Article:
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National Museum of Australia

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4

Modified and battered green Toyota Landcruiser 40 Series Short Wheel Base Four Wheel Drive vehicle known as the 'Buff Catcher'

1999.0018.0001

On display

Modified and battered green Toyota Landcruiser 40 Series Short Wheel Base Four Wheel Drive vehicle known as the 'Buff Catcher'

Object information

Physical description

Modified and battered green Toyota Landcruiser 40 Series Short Wheel Base Four Wheel Drive vehicle known as the 'Buff Catcher'. On the right side front corner of its prominent bullbar is a heavy steel 'bionic catching arm', which was designed by Cal Carrick to catch feral buffalo. The arm is powered by an electric motor that is mounted on the left side chassis rail behind the bullbar. Several drive-belts run from the electric motor across the front of the flyscreen-shielded radiator grille to the ratchet mechanism that raises the catching arm. A steel tube that mechanically releases and drops the arm, or raises it through the operation of an electric switch, runs from the ratchet mechanism, along the top of the right side of the bonnet, to a control in front of the driver. The vehicle is encased in rusty steel plate 'armour' welded to a steel frame. The original windscreen, two doors, and the roof or canopy have been removed. A spare wheel is attached to a large bracket across the back of the very worn and torn black vinyl seats. The tailgate is welded shut, and Northern Territory vehicle licence plate number 179 977 is attached to it. The bonnet is secured by a strap made from a section of nylon webbing seat belt and a piece of rope, which is tied to the frame for the armour on the right side. Both of the back corners of the bonnet have '21' stencilled on them in black. The paintwork is very faded and worn. All of the lights and indicators are broken or missing, with the exception of the right headlight.

Statement of significance

The Tommy Fawcett collection consists of a steel-encased, armour plated Toyota four-wheel drive vehicle, modified to catch feral buffalo. The bullbar is equipped with a heavy steel "bionic catching arm", designed by Cal Carrick. Heavy bars welded to the catcher's side prevented rolling and protected the vehicle and its occupants in case of collision. The curved restraining arm is mounted along the frame's right hand side to allow its operation by the driver. The arm pulled the animal's neck down against a buffering plate.

Vehicles like Tommy Fawcett's "buffcatcher" replaced horseback mustering of buffalo and dominated the feral buffalo harvesting industry in the Northern Territory during the 1970s and 1980s. The animal catching unit attached to the vehicle was designed and patented by Kal Carrick in 1981, and enabled single operators, such as Tommy Fawcett, to capture wild buffalo. The catching device and other vehicular modifications were created in response to the needs of the feral buffalo harvesting industry and to local environmental conditions. The feral buffalo industry, which collapsed following the introduction of the Brucellosis and Tuberculosis Eradication Campaign (BTEC), has been a key element in shaping contact history in western Arnhem Land and has had significant environmental impacts. The buffalo catcher with its locally engineered "bionic arm" provides material evidence of the responses of people working within the industry to the physical challenges posed by both the animals and the environment.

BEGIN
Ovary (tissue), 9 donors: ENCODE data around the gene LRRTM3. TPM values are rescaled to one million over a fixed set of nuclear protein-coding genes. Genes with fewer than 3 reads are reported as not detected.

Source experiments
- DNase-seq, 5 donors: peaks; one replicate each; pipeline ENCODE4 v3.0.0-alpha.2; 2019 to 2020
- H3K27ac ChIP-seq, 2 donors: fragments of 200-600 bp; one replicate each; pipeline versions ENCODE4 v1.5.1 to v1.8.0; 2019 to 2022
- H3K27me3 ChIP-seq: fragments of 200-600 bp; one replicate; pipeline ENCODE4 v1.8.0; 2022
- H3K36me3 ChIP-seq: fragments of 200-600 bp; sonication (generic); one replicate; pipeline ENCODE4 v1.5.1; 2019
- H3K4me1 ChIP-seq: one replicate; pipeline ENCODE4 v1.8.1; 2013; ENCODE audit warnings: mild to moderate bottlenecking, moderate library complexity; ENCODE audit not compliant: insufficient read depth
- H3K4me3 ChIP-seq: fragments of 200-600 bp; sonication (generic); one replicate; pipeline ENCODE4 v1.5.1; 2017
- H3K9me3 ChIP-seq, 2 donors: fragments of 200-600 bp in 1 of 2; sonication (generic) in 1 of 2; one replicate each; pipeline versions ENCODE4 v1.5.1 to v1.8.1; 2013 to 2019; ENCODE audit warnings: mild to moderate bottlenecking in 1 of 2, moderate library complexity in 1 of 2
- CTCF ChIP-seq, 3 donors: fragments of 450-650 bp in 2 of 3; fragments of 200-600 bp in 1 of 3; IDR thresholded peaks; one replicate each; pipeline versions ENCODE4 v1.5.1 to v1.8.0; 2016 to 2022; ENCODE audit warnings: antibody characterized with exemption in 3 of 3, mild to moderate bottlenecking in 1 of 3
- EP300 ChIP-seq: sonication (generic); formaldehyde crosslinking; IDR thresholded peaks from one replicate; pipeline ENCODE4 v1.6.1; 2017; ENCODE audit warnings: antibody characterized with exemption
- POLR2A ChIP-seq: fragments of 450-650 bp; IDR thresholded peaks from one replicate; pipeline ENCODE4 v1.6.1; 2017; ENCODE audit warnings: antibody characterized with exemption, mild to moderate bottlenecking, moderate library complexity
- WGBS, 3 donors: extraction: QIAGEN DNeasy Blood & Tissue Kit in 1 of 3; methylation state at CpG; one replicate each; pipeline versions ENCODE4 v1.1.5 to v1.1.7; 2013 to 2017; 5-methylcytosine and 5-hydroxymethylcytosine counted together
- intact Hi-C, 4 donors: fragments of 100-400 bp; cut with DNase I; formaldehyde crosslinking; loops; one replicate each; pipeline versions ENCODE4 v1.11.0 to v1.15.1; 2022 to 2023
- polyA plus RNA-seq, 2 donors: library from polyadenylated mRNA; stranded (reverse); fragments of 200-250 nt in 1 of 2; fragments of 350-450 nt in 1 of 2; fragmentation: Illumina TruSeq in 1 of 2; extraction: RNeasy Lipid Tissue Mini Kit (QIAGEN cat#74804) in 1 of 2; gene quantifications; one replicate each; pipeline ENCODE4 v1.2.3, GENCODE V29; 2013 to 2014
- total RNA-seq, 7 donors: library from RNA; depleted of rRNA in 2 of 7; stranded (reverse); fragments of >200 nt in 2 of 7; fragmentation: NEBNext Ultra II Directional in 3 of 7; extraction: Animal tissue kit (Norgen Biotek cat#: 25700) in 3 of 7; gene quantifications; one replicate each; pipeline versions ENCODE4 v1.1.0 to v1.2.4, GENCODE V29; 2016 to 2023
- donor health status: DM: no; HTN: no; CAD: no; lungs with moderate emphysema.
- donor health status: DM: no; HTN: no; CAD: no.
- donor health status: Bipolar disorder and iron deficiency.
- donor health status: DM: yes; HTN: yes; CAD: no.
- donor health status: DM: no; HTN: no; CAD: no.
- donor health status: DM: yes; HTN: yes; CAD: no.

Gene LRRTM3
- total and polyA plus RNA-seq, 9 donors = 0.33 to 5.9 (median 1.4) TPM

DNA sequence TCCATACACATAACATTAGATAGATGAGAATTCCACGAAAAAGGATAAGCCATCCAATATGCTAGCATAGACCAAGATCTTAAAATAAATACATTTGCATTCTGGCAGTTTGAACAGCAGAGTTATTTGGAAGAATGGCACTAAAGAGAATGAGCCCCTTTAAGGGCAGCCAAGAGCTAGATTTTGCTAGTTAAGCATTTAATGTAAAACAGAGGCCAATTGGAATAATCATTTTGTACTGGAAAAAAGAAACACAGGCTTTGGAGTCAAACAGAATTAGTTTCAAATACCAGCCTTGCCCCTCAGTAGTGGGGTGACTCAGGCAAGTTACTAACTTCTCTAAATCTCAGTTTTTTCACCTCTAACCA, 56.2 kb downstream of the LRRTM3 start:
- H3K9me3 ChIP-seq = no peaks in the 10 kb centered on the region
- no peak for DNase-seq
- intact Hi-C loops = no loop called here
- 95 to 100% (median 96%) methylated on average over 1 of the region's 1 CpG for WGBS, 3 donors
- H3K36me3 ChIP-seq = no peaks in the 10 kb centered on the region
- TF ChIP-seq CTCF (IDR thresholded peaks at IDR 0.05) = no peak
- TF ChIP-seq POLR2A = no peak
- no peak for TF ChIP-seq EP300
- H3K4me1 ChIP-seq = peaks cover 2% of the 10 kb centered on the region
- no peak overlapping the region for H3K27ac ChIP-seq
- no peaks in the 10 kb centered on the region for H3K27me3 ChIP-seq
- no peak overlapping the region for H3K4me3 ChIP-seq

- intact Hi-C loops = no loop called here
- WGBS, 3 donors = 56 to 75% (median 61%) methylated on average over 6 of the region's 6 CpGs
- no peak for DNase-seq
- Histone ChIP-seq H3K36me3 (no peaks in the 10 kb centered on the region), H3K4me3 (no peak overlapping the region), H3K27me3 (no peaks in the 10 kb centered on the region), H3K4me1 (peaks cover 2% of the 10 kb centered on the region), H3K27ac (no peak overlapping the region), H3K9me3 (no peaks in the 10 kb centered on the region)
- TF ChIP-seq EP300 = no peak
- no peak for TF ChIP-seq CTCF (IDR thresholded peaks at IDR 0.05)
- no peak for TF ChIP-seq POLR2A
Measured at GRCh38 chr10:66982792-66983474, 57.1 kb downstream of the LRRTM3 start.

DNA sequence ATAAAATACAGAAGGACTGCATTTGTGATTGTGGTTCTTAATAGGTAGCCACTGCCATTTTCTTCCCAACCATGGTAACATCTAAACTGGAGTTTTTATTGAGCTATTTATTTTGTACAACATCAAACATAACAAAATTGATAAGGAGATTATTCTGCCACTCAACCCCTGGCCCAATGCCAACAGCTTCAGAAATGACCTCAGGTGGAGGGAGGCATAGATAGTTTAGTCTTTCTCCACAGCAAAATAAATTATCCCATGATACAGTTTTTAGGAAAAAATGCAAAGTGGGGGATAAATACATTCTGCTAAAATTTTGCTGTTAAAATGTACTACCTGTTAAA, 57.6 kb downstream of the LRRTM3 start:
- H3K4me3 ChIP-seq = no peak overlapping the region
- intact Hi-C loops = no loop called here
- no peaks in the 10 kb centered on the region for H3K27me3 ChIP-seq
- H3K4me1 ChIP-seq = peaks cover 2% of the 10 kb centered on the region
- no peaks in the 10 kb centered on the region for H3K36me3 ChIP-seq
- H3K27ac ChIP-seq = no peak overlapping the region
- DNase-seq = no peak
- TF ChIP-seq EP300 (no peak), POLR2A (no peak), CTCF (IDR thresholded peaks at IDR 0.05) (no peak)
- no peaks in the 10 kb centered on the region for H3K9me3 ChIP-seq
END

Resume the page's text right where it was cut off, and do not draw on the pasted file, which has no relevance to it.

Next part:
Educational significance

This is a modified and battered green Toyota Land cruiser 40 Series short-wheel base four wheel drive. Known as a 'buff catcher', it has a heavy steel 'bionic catching arm' attached to the right side front corner.

European settlement bought buffalos to northern Australia. By 1874, there were 20,000 buffalo on Cobourg Peninsula alone. They provided the basis for a thriving meat and hide industry. In the 70s and 80s, buffalo were captured using four-wheel drive vehicles equipped with catching-arms to snare running animals. This way of life came to an end in the late 1980s as herds of feral buffalo were eliminated across northern Australia. Beef export markets were preserved and the environment benefited while the buffalo industry and the way of life it supported greatly declined.

Tommy Fawcett ran a buffalo-catching team in western Arnhem Land. His buff catcher was fitted with a 'bionic arm' designed and patented by Kal Carrick in 1981. Like other buff catchers, the vehicle is encased in a steel frame with armour plating. Sidebars protected the vehicle as it slid into trees, and helped prevent it from rolling. The catching arm was operated by the driver and enabled operators to capture wild buffalo without the use of a stockyard, crush or cradle. Coming alongside a buffalo, the arm was dropped over the animal's neck, pulling it down against a buffering plate. Vehicles such as this soon dominated the buffalo industry in the Top End of the Northern Territory.

Fawcett used the buff catcher for four or five seasons, catching ten to 20 animals a day. The operation required three people, known as the 'arm team'. One drove the buffalo catcher, another used a second vehicle to herd the beasts, while a third drove a truck into which the captured buffalo were loaded. No one wore seatbelts. Roll bars were never fitted.

Physical description

On display at the National Museum of Australia.

Object information

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